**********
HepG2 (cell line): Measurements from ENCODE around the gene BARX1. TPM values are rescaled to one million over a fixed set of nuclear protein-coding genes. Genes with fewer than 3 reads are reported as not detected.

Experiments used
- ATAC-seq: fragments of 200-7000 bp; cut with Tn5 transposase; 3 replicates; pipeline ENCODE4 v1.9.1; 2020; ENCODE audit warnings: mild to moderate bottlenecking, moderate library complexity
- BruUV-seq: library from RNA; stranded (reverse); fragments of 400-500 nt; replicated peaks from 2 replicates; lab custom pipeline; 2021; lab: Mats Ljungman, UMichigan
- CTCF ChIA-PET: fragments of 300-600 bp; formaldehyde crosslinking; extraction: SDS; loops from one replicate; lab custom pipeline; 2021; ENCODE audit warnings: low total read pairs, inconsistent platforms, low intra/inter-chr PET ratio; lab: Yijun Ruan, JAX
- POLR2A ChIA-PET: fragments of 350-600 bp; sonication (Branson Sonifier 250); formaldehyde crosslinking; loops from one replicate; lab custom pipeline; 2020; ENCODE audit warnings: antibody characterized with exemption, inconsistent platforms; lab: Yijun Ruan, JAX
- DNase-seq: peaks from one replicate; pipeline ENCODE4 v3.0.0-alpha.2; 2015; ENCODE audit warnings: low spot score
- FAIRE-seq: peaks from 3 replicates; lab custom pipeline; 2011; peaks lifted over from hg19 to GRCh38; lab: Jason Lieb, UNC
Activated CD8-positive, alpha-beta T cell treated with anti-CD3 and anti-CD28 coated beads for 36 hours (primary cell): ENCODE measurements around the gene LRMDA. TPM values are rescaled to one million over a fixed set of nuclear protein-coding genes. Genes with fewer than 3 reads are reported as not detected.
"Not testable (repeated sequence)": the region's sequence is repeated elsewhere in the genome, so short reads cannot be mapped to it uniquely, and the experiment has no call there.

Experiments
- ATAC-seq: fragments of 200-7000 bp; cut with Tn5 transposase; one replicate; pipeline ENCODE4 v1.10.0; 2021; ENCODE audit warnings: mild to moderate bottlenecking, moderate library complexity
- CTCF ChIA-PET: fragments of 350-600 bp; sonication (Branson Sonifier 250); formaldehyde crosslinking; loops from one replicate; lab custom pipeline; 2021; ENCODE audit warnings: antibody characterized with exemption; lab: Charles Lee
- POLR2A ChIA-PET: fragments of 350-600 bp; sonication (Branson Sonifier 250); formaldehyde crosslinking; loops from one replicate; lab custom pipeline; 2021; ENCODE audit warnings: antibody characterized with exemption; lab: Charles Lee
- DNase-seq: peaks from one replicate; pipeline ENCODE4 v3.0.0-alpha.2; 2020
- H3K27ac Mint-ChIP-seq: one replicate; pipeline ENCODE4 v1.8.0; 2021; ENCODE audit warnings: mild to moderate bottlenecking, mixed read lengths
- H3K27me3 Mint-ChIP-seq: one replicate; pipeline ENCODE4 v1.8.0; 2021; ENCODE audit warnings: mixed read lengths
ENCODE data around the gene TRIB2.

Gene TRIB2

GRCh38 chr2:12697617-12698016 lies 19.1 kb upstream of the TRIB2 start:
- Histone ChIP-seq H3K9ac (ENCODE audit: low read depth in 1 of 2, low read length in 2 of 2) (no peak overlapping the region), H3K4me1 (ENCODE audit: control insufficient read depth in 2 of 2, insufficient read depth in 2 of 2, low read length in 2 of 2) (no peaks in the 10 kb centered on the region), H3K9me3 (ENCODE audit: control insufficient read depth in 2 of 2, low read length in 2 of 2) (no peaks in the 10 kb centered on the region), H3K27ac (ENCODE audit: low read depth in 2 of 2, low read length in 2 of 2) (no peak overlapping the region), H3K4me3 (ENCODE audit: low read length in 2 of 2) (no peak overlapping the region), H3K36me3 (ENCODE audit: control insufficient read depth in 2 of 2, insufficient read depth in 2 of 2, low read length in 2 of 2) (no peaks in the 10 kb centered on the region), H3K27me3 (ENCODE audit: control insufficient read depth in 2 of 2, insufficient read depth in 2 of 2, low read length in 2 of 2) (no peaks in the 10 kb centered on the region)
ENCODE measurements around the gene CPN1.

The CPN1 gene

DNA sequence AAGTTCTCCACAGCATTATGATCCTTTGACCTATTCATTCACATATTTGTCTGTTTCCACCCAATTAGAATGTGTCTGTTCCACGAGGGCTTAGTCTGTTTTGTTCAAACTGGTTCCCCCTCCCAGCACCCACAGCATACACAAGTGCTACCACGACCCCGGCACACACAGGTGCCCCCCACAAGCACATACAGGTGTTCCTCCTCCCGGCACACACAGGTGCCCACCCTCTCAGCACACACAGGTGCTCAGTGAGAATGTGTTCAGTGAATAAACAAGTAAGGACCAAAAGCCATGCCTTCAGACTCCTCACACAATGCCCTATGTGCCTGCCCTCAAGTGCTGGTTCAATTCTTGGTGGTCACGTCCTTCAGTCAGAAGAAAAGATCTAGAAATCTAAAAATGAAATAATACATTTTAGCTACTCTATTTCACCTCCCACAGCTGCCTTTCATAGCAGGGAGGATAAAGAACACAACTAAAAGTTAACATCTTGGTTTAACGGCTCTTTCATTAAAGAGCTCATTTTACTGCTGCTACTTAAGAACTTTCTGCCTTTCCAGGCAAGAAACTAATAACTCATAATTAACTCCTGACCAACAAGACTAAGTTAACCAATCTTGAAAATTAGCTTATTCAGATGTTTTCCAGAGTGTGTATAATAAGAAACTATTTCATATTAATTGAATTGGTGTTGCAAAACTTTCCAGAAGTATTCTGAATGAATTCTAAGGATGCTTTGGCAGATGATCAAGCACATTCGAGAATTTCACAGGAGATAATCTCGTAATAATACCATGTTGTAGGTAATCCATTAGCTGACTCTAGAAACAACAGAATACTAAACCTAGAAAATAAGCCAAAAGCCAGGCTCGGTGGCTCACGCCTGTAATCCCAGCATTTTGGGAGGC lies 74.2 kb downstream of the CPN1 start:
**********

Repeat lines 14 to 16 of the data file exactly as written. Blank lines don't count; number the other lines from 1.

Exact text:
- POLR2A ChIA-PET: fragments of 350-600 bp; sonication (Branson Sonifier 250); formaldehyde crosslinking; loops from one replicate; lab custom pipeline; 2021; ENCODE audit warnings: antibody characterized with exemption; lab: Charles Lee
- DNase-seq: peaks from one replicate; pipeline ENCODE4 v3.0.0-alpha.2; 2020
- H3K27ac Mint-ChIP-seq: one replicate; pipeline ENCODE4 v1.8.0; 2021; ENCODE audit warnings: mild to moderate bottlenecking, mixed read lengths